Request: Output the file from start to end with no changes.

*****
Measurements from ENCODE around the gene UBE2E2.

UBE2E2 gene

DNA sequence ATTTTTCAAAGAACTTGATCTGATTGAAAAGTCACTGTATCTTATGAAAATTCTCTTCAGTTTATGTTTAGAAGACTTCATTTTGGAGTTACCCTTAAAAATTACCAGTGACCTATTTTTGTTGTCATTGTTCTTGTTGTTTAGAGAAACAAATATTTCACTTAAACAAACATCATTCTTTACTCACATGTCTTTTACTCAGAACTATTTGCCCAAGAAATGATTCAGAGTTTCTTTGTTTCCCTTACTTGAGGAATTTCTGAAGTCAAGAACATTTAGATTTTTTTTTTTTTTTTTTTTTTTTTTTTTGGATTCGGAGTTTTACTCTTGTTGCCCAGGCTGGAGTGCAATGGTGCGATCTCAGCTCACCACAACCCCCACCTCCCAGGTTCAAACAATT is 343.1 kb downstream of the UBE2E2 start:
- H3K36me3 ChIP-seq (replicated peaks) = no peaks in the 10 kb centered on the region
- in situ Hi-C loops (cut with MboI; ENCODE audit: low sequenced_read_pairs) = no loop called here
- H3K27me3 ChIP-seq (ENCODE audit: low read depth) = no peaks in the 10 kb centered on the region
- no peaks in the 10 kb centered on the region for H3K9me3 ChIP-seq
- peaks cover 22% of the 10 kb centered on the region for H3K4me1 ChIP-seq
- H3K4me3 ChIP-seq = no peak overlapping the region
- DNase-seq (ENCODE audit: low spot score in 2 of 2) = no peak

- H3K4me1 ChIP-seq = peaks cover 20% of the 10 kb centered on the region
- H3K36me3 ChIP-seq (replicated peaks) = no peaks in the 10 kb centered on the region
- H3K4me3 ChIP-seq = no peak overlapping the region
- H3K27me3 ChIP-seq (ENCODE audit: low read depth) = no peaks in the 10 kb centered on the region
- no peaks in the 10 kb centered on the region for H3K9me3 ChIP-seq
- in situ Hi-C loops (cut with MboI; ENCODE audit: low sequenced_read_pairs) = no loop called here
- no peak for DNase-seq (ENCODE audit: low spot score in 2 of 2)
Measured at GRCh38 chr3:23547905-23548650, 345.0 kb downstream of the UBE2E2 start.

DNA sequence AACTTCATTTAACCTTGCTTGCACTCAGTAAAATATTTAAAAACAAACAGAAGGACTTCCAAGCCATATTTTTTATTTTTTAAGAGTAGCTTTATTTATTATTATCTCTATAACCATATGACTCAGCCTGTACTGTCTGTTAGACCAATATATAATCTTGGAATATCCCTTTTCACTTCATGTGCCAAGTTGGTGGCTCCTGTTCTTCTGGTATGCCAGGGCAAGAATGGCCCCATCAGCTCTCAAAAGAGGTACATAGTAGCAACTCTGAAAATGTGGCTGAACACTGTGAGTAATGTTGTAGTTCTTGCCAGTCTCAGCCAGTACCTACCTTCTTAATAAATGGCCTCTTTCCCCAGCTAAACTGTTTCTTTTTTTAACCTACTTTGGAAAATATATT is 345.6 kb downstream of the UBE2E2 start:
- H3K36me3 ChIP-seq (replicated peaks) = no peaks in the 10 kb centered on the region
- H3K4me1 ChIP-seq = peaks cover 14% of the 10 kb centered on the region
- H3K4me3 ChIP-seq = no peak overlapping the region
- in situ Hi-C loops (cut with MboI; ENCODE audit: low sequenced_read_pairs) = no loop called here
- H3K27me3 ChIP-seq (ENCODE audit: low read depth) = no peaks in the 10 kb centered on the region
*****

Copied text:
Measurements from ENCODE around the gene UBE2E2.

UBE2E2 gene

DNA sequence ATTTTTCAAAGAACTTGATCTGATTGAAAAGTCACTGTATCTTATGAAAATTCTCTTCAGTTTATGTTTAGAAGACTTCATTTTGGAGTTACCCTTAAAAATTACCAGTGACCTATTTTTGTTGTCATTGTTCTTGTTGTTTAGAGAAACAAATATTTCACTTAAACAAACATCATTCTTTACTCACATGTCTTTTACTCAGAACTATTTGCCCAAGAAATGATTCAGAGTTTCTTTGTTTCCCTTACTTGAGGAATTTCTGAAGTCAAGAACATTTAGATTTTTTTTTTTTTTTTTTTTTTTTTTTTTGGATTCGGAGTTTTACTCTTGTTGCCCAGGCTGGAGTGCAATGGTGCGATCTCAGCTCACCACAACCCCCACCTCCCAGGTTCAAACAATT is 343.1 kb downstream of the UBE2E2 start:
- H3K36me3 ChIP-seq (replicated peaks) = no peaks in the 10 kb centered on the region
- in situ Hi-C loops (cut with MboI; ENCODE audit: low sequenced_read_pairs) = no loop called here
- H3K27me3 ChIP-seq (ENCODE audit: low read depth) = no peaks in the 10 kb centered on the region
- no peaks in the 10 kb centered on the region for H3K9me3 ChIP-seq
- peaks cover 22% of the 10 kb centered on the region for H3K4me1 ChIP-seq
- H3K4me3 ChIP-seq = no peak overlapping the region
- DNase-seq (ENCODE audit: low spot score in 2 of 2) = no peak

- H3K4me1 ChIP-seq = peaks cover 20% of the 10 kb centered on the region
- H3K36me3 ChIP-seq (replicated peaks) = no peaks in the 10 kb centered on the region
- H3K4me3 ChIP-seq = no peak overlapping the region
- H3K27me3 ChIP-seq (ENCODE audit: low read depth) = no peaks in the 10 kb centered on the region
- no peaks in the 10 kb centered on the region for H3K9me3 ChIP-seq
- in situ Hi-C loops (cut with MboI; ENCODE audit: low sequenced_read_pairs) = no loop called here
- no peak for DNase-seq (ENCODE audit: low spot score in 2 of 2)
Measured at GRCh38 chr3:23547905-23548650, 345.0 kb downstream of the UBE2E2 start.

DNA sequence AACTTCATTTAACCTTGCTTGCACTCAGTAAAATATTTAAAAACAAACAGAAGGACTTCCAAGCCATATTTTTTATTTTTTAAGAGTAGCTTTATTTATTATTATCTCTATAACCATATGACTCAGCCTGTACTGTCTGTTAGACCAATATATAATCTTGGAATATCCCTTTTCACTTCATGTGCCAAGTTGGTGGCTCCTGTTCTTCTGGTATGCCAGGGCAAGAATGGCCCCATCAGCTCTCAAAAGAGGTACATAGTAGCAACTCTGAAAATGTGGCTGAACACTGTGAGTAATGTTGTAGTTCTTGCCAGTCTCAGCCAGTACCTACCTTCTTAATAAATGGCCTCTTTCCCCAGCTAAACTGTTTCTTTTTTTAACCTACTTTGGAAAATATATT is 345.6 kb downstream of the UBE2E2 start:
- H3K36me3 ChIP-seq (replicated peaks) = no peaks in the 10 kb centered on the region
- H3K4me1 ChIP-seq = peaks cover 14% of the 10 kb centered on the region
- H3K4me3 ChIP-seq = no peak overlapping the region
- in situ Hi-C loops (cut with MboI; ENCODE audit: low sequenced_read_pairs) = no loop called here
- H3K27me3 ChIP-seq (ENCODE audit: low read depth) = no peaks in the 10 kb centered on the region